How to Build a Cabinet With Shelf Pegs
Use shelf pegs to build cabinets with adjustable shelves. It's an affordable way to add movable shelves to almost any cabinet. Shelf pegs install into drilled holes in both sides of the cabinet. They typically have a 3/8-inch peg with a 90-degree lip to provide support for the shelf.
The cabinet is assembled without the shelves, which are added after the cabinet is assembled. This makes the cabinet lighter and easier to build. Typically, shelf peg cabinets are only used on upper cabinets, although there's no reason why you can't use them on base cabinets.
Measure and Cut
Start by measuring and cutting the sides, top and bottom of the cabinet using a table saw. Lay the parts out on their edges in the shape of the cabinet with the sides overlapping the edges of the top and bottom. Use a pin nailer to attach the sides to the top and bottom, shooting at least six 1 1/2-inch pin nails evenly spaced through the sides to penetrate into the top and bottom on all four sides. If the cabinet is to be used only for utility or storage purposes, such as a garage cabinet, use 1 1/2-inch staples for better holding power. Pin nails are always used on finished hardwood cabinets because they leave a tiny hole that's easily filled with putty.
Back and Doors
Use a table saw to cut a piece of either hardboard or 1/4-inch plywood the same size as the box. Apply glue to the edge around the perimeter of the box. Place the back on the box, and use a staple gun to shoot 3/4-inch staples around the perimeter spaced four inches apart. You can also use 3/4-inch screws and a drill/driver to attach the back to the box if desired. Display cabinets with shelf pegs are often built without doors, but if doors are desired, cut a single piece of plywood the same size as the outside edges of the box. If the opening is over 24 inches wide, split the plywood in half to make two doors. You have two choices for hinges: concealed, which install on the inside of the cabinet; or piano hinge, which install on the outside. Use concealed hinges for finished cabinets. Piano hinge is typically used on utility cabinets. Hang the doors on the cabinet after the shelf pegs and shelves are installed.
The shelf peg system allows the shelves to be placed inside the cabinet at one-inch vertical spacings. Each shelf is supported by four shelf pegs: two on each side. Drill the shelf peg holes in the sides by first making a 2-inch wide template out of 1/4-inch hardboard. Cut the hardboard to the height on the inside of the cabinet. Measure and mark one-inch spacings centered on the template. Drill one hole at each mark using a 3/8-inch drill bit and drill/driver. Stand the template flush with the front edge of the cabinet. Using the holes as a guide, drill into the sides of the cabinet at each hole to a depth of 5/8 inch. Place a piece of tape on the drill bit to indicate the proper depth. Drill all four edges, front and back to produce evenly matched holes on both sides of the cabinet for the shelf pegs.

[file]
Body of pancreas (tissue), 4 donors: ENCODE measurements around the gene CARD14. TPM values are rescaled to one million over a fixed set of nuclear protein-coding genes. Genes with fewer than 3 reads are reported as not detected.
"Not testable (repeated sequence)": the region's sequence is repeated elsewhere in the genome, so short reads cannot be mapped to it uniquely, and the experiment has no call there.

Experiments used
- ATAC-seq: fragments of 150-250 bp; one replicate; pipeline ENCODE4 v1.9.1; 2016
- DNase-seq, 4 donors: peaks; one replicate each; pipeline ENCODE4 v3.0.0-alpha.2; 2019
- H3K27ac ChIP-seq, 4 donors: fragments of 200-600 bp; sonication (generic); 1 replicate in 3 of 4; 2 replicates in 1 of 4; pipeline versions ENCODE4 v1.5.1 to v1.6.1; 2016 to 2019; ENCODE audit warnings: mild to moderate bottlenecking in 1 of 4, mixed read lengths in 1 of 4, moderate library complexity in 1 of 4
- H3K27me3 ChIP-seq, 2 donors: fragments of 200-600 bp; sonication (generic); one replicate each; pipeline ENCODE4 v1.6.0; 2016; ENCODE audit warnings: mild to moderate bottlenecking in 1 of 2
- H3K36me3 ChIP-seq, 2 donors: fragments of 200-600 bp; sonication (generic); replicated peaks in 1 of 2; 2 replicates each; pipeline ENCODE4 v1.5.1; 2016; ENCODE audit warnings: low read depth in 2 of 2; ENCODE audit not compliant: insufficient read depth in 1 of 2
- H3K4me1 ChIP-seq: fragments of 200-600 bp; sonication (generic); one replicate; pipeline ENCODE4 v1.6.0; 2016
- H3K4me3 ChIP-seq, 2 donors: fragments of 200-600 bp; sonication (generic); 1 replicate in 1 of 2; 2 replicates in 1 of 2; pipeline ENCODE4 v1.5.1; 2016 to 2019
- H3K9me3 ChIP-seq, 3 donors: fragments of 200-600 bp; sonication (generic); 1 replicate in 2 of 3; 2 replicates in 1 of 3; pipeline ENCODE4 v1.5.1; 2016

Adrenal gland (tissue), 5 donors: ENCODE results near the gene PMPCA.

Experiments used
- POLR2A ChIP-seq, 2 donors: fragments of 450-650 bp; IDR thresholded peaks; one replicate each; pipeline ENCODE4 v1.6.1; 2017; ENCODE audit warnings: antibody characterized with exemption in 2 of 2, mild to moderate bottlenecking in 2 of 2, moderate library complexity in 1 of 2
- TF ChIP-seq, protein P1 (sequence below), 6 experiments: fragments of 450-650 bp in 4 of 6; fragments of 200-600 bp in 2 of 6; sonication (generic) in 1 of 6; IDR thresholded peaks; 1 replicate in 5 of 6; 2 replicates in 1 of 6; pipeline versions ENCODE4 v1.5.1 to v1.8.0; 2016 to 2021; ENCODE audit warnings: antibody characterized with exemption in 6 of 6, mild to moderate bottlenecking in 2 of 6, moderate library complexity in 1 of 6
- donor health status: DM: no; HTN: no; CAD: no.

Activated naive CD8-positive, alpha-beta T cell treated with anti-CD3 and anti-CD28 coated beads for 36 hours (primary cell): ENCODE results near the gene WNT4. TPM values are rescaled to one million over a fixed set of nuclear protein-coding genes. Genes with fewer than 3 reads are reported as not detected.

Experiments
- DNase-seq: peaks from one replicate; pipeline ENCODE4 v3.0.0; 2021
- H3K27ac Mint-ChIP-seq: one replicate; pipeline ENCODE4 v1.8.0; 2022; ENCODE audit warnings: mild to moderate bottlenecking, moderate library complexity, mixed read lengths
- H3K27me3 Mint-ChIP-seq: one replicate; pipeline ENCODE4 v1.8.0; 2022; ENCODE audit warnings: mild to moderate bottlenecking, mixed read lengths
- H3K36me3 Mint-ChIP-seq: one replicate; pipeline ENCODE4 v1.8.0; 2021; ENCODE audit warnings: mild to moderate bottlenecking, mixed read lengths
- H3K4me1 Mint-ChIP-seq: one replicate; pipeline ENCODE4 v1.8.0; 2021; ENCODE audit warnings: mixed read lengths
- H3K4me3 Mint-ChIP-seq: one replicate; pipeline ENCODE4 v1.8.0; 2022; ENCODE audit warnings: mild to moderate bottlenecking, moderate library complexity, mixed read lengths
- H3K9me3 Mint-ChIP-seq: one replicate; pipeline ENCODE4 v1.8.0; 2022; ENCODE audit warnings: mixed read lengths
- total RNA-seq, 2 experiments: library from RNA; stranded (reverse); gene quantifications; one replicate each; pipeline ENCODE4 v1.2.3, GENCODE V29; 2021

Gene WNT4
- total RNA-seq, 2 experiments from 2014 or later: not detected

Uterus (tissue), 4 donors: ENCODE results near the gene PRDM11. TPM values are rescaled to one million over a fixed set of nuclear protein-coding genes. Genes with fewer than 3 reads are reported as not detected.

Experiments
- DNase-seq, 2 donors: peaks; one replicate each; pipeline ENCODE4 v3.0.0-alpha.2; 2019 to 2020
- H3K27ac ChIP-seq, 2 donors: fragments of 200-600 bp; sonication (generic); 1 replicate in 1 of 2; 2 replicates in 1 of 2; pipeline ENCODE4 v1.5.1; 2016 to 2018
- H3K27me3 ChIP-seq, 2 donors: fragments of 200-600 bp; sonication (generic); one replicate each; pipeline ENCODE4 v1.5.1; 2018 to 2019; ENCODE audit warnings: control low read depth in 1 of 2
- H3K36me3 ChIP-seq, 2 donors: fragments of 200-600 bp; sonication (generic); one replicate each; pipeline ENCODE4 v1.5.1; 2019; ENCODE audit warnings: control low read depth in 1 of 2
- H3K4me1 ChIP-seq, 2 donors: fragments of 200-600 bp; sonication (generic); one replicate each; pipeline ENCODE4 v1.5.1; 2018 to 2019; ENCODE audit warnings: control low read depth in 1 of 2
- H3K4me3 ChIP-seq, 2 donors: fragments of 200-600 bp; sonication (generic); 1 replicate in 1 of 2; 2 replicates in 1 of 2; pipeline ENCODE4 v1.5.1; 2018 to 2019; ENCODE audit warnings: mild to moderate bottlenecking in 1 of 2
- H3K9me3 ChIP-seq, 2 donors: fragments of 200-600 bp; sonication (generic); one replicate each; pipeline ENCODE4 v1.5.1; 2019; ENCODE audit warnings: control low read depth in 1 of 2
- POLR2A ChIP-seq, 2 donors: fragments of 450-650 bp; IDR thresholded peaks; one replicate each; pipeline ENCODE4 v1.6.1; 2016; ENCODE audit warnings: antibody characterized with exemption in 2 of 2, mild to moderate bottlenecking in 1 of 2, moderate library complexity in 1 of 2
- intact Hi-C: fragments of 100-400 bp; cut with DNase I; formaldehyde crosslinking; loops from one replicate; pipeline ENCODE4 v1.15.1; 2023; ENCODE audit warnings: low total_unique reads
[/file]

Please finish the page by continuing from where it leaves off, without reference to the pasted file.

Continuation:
Shelves and Pegs
Measure the width and length of the cabinet on the inside. Cut the shelves 1/4 inch smaller than the measurements. This is to prevent the shelves from binding when you install or reposition them. Cut the shelves to size using a table saw. Place the shelf pegs in the holes. The round cylinder part of the peg fits into the hole. It may be tight; use a small block of wood to tap the cylinder into the hole if necessary. The flat 90-degree lip on the peg faces up to support the shelf. Another lip on the peg fits tight against the side of the cabinet. Count the number of holes if necessary on both sides to get the spacings right. Place the pegs in corresponding holes on both sides. Place the shelves on the pegs. If you plan on painting or finishing the cabinet, do it before installing the shelves and doors.
Specializing in hardwood furniture, trim carpentry, cabinets, home improvement and architectural millwork, Wade Shaddy has worked in homebuilding since 1972. Shaddy has also worked as a newspaper reporter and writer, and as a contributing writer for Bicycling Magazine. Shaddy began publishing in various magazines in 1992, and published a novel, “Dark Canyon,” in 2008.
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